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Hands Free Hectare wins THE Award for Technological Innovation of the Year

Posted 30 November

“This is a great achievement for Harper Adams University and for us as a team of early career academics and engineers.”

L:R - Sandi Toksvig, Kit Franklin, Martin Abell and Paul Feldman CEO of award sponsor Jisc

L:R - Sandi Toksvig, Kit Franklin, Martin Abell and Paul Feldman CEO of award sponsor Jisc

Hands Free Hectare (HFHa), a project ran by Harper Adams University and Precision Decisions, was named the Technological Innovation of the Year at the Times Higher Education (THE) Awards 2018 last night.

The awards, now in their 14th year, are widely referred to as the ‘Oscars of higher education’ and shine a spotlight on the exceptional achievements of individuals, teams and institutions in the sector.

The HFHa is a world-first project which set out to drill, tend and harvest a crop without operators on the machines and agronomists in the field. It has completed two successful years after harvesting its second cereal crop in August of this year.

The project aimed to move on discussion about precision farming, soil compaction and the future exciting innovative careers in agriculture.

It attracted interest from around the globe, including coverage in The Times and on the BBC’s One Show and the New Yorker website. It’s been referred to by government officials and the project team have reported on the system at conferences as far afield as Australia and India.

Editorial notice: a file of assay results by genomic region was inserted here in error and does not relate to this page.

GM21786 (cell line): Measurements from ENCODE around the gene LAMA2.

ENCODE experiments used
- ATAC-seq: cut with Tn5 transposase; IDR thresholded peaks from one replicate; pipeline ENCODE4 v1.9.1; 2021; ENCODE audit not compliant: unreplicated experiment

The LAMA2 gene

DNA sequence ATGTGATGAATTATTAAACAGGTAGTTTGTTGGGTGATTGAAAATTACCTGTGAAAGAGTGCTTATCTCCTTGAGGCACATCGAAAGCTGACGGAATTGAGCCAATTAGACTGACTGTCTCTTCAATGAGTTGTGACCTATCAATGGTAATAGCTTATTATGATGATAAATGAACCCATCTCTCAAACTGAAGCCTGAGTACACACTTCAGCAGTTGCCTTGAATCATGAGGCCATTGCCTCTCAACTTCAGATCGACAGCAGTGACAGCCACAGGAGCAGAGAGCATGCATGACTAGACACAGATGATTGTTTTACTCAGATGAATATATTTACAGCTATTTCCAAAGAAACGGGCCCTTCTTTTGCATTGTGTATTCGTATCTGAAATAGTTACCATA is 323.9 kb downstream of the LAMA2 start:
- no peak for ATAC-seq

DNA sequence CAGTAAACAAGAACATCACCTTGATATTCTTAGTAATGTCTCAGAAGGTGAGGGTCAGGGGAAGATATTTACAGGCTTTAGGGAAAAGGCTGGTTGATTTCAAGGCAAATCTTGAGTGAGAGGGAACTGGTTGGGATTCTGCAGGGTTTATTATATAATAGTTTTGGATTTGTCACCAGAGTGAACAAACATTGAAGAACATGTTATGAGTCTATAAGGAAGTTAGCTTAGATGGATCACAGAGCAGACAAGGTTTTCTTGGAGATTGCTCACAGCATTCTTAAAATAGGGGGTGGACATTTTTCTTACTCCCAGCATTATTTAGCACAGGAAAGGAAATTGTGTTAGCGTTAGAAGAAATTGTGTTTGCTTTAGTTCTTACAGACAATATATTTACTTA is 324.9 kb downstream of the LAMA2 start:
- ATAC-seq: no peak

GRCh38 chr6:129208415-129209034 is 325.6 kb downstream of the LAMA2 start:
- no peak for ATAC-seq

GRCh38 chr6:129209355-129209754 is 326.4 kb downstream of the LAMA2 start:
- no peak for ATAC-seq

In addition, the project proposal was presented as part of researchers’ evidence to a House of Lords committee that autonomous vehicles could help to make crop production systems more efficient and sustainable.

On receiving the award, project co-founder and senior agricultural engineering lecturer Kit Franklin said: “I was shocked when we were announced as the winners for this award.

“We were up against much larger universities that had worked on some very impressive projects.

“This is a great achievement for Harper Adams University and for us as a team of early career academics and engineers.”

The judges of the award said: “The Hands Free Hectare represented a step change in agricultural practice that demonstrated how technology could be used to benefit humankind.

“It united established technical concepts for a successful pilot of robotic agriculture. The panel was impressed by the application and by its potential global impact.”

On the importance of the THE Awards, John Gill, THE editor said: “At a time when universities face challenges and headwinds, when politics and social attitudes can seem to call into question many of the things that they stand for and hold dear, it is particularly important to champion the values, creativity and dedication of those who live and breathe higher education.

“As ever, our shortlists represent the best of the best, but our judges also reported that this year’s entries were the strongest that they could remember, so all those honoured should be incredibly proud. It's THE's great honour to help celebrate their success.”

The awards were held at the Grosvenor House Hotel and were hosted by comedian and presenter Sandi Toksvig.

The awards followed the inaugural THE Live, a special event that brought nominees together to share their projects with fellow competitors and other representatives from the sector. Martin Abell, mechatronics researcher for Precision Decisions, represented the team. 

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